In 1954 the tolls charged rose steeply; for example the lock charge for a motor boat up to 30 feet in length was increased from 1 shilling to 3 shillings and tolls in other categories were approximately doubled. Also the arrangement was withdrawn whereby boats which had paid a toll at a lock could return through that lock at any time during a weekend (boats had to return on the same day, or pay again at the original rate).

Cotswold Canals (Stroudwater and Thames & Severn canals)

The Cotswold Canals consist of the Stroudwater Navigation and the Thames & Severn Canal. The Cotswold Canals Trust has campaigned for 30 years to restore these canals and the 82million project to fully restore these canals is now backed by British Waterways, the South West Regional Development Agency, the Environment Agency and all the local authorities along the whole route. Various sections of the canal have been restored to full navigation, including some of the flight of locks at Eastington, and a recent offer of a 11.3m of Heritage Lottery Grant coupled with matched contributions from other sources, will enable the restoration of 6 additional miles of canal between Stonehouse and Brimscombe Port within the next four years.

In 1952 the Stroudwater Navigation company called a public meeting to announce that they intended to abandon the canal.

An Act was passed in 1954 ending navigation on the Stroudwater Canal.

The decline in the state of the canal between 1950 and 1956 is illustated by these two photos of the locks, which were published in IWA Bulletin 54 in May 1957.

Working parties started work in 1972 on the Stroudwater and Thames & Severn canals following the formation of the Stroudwater Canal Society.

In 1979 restoration work continued on the Cotswold Canals.

A Bid was made to the Heritage Lottery Fund in 2003 for a grant towards the first phase of restoration of the Cotswold Canals.

In 2005 the Inland Waterways Association (IWA) has awarded a grant of 15,000 to the Cotswold Canals Trust towards the reconstruction of Pike Bridge, located at Eastington on the Stroudwater Navigation.

The cost of rebuilding Pike Bridge is about 350,000. Just over 227,000 has been raised already through contributions from the Countryside Agency Aggregate Levy sustainability Fund Grant scheme, Gloucestershire County Council and Stroud District Council.

Chesterfield Canal

In 1951 IWA opposed the charges being made for the use of the canal and in 1952 detailed and general waterway concerns continued to be pursued including those relating to the Chesterfield Canal.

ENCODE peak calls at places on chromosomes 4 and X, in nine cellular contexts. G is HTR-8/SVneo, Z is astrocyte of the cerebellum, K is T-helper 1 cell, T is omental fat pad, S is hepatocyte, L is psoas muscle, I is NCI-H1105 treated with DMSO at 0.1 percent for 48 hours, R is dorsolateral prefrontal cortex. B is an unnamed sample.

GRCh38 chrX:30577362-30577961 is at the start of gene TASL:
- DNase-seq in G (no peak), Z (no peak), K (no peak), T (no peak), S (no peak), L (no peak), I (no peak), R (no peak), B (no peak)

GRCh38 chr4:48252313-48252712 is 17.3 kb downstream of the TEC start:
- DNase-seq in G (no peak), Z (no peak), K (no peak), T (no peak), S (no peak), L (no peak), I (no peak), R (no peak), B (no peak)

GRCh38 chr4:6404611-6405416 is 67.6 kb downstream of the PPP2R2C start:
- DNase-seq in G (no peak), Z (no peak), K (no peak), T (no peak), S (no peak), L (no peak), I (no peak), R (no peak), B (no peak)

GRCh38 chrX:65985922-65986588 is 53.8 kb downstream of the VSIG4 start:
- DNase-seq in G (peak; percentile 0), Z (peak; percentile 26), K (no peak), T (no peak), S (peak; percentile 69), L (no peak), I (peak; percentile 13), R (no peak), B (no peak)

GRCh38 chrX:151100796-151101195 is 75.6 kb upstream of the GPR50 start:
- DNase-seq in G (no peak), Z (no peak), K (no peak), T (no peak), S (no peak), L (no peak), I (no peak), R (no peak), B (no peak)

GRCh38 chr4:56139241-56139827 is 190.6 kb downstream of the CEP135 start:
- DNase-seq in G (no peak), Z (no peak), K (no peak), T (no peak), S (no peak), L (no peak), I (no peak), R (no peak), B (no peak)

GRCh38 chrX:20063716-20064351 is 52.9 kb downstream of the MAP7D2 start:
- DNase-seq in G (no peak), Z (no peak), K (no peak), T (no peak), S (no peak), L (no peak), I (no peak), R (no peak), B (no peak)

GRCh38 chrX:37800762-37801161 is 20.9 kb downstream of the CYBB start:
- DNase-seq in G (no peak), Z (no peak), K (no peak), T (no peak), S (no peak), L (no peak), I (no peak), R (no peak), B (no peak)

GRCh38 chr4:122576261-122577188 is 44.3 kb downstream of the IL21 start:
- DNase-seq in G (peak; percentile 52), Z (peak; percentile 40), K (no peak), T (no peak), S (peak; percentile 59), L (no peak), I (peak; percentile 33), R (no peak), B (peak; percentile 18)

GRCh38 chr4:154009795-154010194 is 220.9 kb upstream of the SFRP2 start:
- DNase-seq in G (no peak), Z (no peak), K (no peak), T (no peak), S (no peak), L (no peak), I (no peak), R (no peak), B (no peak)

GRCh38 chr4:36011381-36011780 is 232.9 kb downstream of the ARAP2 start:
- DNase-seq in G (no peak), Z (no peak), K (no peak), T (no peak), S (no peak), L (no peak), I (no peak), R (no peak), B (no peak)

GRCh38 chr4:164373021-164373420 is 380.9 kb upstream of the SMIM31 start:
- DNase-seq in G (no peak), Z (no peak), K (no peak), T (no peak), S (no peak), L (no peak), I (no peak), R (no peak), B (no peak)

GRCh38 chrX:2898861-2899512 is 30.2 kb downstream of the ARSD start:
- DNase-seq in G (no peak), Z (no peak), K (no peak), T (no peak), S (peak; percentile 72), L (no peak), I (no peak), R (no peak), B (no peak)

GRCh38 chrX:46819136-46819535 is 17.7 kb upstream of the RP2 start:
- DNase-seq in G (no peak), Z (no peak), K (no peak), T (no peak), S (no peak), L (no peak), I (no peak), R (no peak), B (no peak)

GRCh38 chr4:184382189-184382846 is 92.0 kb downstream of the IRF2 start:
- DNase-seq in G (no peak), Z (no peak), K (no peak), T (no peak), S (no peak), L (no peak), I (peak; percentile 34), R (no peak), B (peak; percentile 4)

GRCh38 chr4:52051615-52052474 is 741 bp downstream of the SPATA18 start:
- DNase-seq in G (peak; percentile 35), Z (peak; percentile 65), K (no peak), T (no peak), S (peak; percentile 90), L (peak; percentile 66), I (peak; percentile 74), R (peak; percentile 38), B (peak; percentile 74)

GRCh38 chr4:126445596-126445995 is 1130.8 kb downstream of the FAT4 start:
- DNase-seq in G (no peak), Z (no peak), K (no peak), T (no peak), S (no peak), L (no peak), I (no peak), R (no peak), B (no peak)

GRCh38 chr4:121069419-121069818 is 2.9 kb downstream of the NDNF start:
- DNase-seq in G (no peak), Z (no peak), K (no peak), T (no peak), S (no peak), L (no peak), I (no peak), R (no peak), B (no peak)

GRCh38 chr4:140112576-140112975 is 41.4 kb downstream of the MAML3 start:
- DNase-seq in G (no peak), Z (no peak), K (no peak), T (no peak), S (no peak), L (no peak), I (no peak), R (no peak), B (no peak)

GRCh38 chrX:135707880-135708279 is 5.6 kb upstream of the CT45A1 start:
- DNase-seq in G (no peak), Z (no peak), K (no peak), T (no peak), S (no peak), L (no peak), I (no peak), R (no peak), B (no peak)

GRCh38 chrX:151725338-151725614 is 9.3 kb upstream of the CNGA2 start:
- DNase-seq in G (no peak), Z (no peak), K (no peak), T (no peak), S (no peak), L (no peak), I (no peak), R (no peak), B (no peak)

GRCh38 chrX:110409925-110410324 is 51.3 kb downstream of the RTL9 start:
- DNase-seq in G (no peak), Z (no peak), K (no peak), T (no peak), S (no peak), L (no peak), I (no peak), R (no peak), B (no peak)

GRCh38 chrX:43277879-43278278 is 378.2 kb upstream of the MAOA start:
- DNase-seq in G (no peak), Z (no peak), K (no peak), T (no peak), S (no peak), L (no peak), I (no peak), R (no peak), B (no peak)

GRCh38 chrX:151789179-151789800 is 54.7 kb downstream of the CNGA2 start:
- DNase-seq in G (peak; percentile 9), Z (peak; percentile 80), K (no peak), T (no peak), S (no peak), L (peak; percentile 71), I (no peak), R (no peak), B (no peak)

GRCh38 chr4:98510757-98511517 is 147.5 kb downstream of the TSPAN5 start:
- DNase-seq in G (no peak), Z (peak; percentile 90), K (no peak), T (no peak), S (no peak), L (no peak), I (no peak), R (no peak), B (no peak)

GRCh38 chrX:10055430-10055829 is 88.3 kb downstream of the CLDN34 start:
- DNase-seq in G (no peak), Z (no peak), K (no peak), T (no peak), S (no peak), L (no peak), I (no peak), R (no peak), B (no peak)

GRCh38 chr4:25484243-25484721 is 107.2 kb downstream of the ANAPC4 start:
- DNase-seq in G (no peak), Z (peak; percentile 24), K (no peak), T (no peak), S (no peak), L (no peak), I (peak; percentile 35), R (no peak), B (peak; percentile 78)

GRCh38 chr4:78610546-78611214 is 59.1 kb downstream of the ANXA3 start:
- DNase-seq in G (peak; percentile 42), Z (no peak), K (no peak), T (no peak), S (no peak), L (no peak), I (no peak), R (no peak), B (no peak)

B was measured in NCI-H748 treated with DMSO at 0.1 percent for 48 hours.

In March 1955 the Board of Survey reported and recommended the disposal of 771 miles of waterway including some canals like the Huddersfield Narrow Canal and the Barnsley Canal that had already been abandoned and closed to traffic. These "Group 3" waterways also included the Ashton, Peak Forest, Macclesfield, Bridgwater and Taunton, Chesterfield, Cromford, Dearne and Dove, Erewash, Forth & Clyde, Grand Western, Grantham, Kennet & Avon, Lancaster, Manchester, Bolton & Bury, Monmouthshire & Brecon, Nottingham, Oxford (southern section), Pocklington, Ripon, Llangollen, Montgomery, Stratford-upon-Avon (southern section), Swansea and Edinburgh & Glasgow Union canals as well as the River Witham.

In response IWA advocate a National Waterway Conservancy to look after all our waterways and point out that it is cheaper to restore and use waterways than to eliminate them.

Whitsunday Pie Lock No 60 - June 1998
A protest cruise was held in 1962 to draw attention to the poor condition of the navigation.

The Chesterfield Canal Society was founded 1976.

The East Midlands Region organised an IWE Waterways week in 1977 culminating in CC77 a rally marking 200 years of the Chesterfield Canal.

A Stoppage of several months during occurred during 1979 at Retford Aqueduct on the Chesterfield Canal.

The Chesterfield Canal Trust, a charitable company run entirely by volunteers, was incorporated in July 1997. In 1998 it took over the assets of the former Chesterfield Canal Society (founded 1976).

The 2002 Inland Waterways Association National Trailboat Festival was held at Tapton Lock on the Chesterfield Canal.

In 2005 IWA National Trailboat Rally was held again at Tapton Lock.

Cromford Canal

In 1948 IWA Bulletin 16 stated that IWA had been officially informed the canal had been transferred from the Control of the Railway Executive to the control of the Docks & Inland Waterways Executive.

Concerns were expressed at the start of 1953 that the Docks & Inland Waterways Executive had plans to transfer canals that were not "required commercially" to local autorities or other bodies. These included some legally abandoned waterways such as the Cromford Canal, Grantham Canal and Llangollen Canal. Other canals included in the list were the Ashton Canal, Peak Forest Canal, Lancaster Canal, Monmouthshire & Brecon Canal and the southern section of the Oxford Canal. In response to this the Association continued to advocate full use and development of the whole waterways system for the benefit of all types of user and for the establishment of a National Waterways Commission covering all navigations as well as a public enquiry into the best ways of developing them.